Coven Counters has some other cool cards, but these are the ones to watch. Stay tuned for our precon upgrade guides, which feature a full review of the new cards and deck.
Eloise is a card many people are excited about, and I’m among those that love her design. She’s flavorful, easy to make work, has many ways to build around her, and isn’t back-breakingly powerful — the perfect commander.
Crowded Crypt is a mana rock that does something — one of the signs of power creep, and the type of card I think everyone should be playing. There will be a board wipe after you’ve played your mana rocks, and getting an instant board by cashing this in is a nice trade, and one I’m happy to make.
Ghouls’ Night Out is not only the best pun in the set, but also the best approximation of Sepulchral Primordial. It’s a lot of value for five mana, and even if the creatures do end up decayed — meaning you’ll get to attack with them exactly once — it’s still more than worth it, as these types of plays usually come before a board wipe, anyways. I know I’m hyped to try it out in Chainer, Nightmare Adept to take advantage of haste.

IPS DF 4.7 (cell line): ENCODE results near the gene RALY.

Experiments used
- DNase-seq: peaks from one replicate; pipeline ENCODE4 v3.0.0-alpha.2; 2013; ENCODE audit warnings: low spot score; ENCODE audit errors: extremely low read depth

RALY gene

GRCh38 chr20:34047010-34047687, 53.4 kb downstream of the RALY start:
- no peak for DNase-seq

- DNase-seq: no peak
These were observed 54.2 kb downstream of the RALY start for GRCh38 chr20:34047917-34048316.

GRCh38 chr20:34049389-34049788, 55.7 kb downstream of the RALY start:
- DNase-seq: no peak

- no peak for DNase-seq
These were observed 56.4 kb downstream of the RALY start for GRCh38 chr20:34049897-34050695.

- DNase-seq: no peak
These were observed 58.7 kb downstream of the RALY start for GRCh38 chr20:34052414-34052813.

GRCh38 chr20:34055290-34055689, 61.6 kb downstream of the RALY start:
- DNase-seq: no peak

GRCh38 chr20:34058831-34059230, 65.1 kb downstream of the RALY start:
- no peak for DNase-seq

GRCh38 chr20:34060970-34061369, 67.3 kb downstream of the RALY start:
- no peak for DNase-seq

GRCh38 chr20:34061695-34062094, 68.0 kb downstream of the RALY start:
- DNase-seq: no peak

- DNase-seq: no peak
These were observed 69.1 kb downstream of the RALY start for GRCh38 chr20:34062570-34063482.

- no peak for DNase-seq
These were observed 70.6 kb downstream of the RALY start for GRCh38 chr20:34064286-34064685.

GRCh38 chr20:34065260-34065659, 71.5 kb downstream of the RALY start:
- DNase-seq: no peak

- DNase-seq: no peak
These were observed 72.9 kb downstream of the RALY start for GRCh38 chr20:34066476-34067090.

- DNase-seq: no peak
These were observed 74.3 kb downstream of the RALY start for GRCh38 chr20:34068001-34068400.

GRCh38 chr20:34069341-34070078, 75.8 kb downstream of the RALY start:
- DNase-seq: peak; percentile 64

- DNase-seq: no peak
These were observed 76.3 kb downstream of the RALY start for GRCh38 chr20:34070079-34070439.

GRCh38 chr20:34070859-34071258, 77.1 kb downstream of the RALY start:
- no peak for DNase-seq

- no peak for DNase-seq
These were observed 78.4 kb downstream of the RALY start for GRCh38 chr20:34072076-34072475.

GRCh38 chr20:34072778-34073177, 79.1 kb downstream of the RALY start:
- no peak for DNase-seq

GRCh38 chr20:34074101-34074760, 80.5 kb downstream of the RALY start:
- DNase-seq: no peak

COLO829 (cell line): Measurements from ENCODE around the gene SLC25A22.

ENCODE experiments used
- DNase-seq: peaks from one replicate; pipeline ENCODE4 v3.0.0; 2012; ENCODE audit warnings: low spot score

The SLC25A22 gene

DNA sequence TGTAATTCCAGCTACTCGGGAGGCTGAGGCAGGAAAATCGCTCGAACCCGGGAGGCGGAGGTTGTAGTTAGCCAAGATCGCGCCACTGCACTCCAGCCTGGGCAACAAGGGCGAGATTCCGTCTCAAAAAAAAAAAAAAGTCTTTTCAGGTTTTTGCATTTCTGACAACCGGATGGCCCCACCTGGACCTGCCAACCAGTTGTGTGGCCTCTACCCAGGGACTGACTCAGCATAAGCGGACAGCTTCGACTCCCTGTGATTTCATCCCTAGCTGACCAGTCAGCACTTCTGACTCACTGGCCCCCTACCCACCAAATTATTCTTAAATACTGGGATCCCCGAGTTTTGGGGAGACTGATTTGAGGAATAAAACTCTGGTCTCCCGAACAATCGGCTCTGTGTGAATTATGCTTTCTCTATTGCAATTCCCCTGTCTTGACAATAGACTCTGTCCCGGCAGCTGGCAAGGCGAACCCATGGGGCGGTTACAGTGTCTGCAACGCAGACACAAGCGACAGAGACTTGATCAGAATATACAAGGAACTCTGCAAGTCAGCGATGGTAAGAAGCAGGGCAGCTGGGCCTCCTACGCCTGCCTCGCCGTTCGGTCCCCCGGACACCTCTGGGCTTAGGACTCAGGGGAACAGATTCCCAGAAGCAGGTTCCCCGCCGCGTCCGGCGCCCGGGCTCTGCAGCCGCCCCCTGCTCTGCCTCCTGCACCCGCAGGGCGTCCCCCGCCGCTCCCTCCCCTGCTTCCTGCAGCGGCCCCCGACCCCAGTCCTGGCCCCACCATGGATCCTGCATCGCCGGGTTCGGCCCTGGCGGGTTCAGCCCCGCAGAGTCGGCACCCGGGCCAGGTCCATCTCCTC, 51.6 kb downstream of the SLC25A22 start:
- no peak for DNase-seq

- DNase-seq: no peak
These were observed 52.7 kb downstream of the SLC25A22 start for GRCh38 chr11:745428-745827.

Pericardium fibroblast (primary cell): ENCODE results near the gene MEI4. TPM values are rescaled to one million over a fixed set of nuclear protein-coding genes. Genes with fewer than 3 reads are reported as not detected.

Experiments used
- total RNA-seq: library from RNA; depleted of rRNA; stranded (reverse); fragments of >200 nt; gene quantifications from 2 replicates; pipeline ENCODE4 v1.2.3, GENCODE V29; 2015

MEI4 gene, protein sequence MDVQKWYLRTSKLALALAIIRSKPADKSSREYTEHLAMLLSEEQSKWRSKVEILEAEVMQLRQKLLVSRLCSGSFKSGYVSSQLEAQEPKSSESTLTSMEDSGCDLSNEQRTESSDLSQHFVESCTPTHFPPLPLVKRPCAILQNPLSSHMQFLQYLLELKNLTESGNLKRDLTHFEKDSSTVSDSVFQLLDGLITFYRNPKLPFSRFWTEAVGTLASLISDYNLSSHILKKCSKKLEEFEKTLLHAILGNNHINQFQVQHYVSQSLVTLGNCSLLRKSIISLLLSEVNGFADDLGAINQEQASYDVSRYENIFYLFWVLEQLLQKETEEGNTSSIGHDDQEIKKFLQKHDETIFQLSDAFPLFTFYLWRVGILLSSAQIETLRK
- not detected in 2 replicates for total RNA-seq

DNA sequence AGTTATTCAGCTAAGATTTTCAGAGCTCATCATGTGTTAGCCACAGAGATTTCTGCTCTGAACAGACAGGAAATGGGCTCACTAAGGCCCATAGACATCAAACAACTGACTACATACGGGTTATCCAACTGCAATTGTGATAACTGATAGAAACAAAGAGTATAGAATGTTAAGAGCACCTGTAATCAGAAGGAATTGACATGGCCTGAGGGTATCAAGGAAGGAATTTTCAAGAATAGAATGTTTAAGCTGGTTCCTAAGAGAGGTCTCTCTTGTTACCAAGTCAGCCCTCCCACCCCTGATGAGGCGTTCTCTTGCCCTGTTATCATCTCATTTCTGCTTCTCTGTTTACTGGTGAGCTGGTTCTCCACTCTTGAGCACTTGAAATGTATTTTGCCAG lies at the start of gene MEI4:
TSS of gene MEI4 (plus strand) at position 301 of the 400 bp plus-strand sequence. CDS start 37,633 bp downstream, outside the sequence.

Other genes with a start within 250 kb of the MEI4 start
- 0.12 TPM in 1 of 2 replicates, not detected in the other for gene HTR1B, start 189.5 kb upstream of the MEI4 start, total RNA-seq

While there are other good Zombies in this build, I’ll be reviewing the precon properly in my article next week. The remaining card to highlight here is Hordewing Skaab, which I find to be a slam dunk of a card — but also one that makes me question how much R&D are lurking on EDHREC. Wonder sees play in a lot of Zombie decks, and Hordewing Skaab feels designed to fill that niche with a tribal card. Adding looting is just a bonus.
So, this card is quite the enabler, isn’t it? EDH players are not strangers to tucking creatures underneath cards like this. Fiend Hunter and Angel of Glory’s Rise is a classic combo, and protection like Glorious Protector is pretty popular right now, too. Prowling Geistcatcher essentially lets decks with graveyard loops have at least one extra run around the track, and that’s if they’re not somehow going infinite with it.
And there you have it: the best Commander cards from Innistrad: Midnight Hunt and the Commander decks. I’ve not been able to be exhaustive, but the cards covered today represent the very best of what the expansion has to offer for Commander players. Did I miss anything you’re really excited about? Let me know on Twitter!
Kristen is a lover of both Limited and Commander, and can most often be found championing the Boros Legion when called upon to sit down and shuffle up. As a member of the Commander Advisory Group, Kristen lives and breathes Commander. When she’s not playing Magic, she works as a freelance writer and editor in the UK.